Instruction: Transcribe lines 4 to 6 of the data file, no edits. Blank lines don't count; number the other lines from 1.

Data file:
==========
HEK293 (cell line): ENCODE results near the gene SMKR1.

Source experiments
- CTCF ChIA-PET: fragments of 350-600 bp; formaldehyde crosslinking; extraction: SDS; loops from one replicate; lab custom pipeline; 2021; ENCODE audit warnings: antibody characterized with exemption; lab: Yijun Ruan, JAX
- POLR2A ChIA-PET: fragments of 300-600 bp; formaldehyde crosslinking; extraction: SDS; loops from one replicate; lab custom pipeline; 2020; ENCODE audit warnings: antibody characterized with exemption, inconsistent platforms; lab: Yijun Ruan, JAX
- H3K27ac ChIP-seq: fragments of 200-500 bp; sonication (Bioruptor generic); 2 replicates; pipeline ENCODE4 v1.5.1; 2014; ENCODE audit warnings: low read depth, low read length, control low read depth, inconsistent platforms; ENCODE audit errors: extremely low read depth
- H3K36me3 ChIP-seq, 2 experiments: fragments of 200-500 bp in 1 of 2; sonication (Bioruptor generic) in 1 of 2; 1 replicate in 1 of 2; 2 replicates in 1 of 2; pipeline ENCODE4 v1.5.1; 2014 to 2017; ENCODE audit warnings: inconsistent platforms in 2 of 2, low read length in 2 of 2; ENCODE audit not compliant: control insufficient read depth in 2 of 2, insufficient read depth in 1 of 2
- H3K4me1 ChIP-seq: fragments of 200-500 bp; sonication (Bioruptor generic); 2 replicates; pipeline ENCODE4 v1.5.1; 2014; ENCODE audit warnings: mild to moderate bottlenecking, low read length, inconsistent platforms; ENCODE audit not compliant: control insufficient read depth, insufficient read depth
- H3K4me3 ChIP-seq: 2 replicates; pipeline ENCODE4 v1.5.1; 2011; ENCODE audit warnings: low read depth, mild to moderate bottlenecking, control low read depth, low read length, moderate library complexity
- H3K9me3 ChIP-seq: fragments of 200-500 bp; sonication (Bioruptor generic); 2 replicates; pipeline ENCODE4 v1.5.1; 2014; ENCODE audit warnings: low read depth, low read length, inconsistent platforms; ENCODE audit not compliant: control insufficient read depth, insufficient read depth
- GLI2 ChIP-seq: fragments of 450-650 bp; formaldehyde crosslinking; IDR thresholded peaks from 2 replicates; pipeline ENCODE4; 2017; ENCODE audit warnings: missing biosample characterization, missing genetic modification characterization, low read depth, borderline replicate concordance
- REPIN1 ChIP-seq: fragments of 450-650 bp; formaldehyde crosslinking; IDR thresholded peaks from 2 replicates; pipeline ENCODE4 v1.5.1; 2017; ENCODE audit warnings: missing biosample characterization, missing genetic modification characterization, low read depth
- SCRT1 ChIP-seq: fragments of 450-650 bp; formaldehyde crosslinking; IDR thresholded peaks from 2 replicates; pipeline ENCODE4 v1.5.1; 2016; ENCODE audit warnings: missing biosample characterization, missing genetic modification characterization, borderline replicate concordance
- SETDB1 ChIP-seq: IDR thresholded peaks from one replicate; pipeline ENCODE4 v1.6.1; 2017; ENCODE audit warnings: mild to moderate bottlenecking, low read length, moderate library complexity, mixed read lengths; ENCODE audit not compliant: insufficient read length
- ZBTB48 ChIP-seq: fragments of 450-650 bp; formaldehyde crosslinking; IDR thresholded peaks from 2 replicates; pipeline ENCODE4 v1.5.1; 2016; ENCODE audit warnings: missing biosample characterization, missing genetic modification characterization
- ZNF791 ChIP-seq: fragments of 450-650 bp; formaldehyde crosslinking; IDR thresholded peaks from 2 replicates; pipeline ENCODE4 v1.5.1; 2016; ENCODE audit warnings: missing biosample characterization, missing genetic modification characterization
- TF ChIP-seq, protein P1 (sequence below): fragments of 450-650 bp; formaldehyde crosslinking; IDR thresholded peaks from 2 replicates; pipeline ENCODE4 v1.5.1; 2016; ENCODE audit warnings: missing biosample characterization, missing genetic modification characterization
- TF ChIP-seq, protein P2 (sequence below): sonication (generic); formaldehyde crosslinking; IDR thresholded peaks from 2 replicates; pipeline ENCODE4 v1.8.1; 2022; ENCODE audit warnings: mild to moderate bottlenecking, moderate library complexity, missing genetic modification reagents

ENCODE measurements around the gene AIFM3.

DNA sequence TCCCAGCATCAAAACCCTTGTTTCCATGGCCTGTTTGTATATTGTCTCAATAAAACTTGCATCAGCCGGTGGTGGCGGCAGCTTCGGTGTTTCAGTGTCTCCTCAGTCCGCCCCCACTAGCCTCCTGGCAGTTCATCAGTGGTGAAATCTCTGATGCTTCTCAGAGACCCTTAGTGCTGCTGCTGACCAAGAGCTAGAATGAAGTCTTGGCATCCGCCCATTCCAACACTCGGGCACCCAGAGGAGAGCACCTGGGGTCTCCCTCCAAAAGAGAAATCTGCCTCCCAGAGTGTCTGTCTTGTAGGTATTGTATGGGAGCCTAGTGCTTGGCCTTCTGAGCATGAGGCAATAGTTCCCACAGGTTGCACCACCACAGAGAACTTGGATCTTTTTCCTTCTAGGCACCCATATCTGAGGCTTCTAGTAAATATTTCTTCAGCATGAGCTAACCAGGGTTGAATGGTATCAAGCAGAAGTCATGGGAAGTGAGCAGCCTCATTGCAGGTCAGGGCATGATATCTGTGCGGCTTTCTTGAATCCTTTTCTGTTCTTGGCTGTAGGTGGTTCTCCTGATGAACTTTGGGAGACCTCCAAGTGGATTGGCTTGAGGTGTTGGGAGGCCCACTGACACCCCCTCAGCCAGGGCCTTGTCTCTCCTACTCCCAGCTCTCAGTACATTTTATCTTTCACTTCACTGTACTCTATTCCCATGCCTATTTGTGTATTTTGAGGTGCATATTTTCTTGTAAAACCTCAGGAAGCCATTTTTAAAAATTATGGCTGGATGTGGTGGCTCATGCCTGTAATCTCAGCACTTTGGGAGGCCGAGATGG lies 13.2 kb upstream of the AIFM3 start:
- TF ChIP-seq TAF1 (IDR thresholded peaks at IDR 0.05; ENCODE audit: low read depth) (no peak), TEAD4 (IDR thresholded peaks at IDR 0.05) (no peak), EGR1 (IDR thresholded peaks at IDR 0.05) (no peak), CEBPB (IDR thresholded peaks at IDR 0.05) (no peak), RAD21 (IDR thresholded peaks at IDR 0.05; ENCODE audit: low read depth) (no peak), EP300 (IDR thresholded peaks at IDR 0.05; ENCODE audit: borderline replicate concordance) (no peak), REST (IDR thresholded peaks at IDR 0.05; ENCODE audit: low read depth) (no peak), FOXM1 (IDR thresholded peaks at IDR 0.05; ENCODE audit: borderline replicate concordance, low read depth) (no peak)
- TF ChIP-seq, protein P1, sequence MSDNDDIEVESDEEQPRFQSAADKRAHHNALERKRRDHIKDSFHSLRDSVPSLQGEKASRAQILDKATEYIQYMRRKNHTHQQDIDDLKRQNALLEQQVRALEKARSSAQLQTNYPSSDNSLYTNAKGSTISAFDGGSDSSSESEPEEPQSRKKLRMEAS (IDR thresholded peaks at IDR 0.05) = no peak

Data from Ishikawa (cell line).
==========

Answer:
- POLR2A ChIA-PET: fragments of 300-600 bp; formaldehyde crosslinking; extraction: SDS; loops from one replicate; lab custom pipeline; 2020; ENCODE audit warnings: antibody characterized with exemption, inconsistent platforms; lab: Yijun Ruan, JAX
- H3K27ac ChIP-seq: fragments of 200-500 bp; sonication (Bioruptor generic); 2 replicates; pipeline ENCODE4 v1.5.1; 2014; ENCODE audit warnings: low read depth, low read length, control low read depth, inconsistent platforms; ENCODE audit errors: extremely low read depth
- H3K36me3 ChIP-seq, 2 experiments: fragments of 200-500 bp in 1 of 2; sonication (Bioruptor generic) in 1 of 2; 1 replicate in 1 of 2; 2 replicates in 1 of 2; pipeline ENCODE4 v1.5.1; 2014 to 2017; ENCODE audit warnings: inconsistent platforms in 2 of 2, low read length in 2 of 2; ENCODE audit not compliant: control insufficient read depth in 2 of 2, insufficient read depth in 1 of 2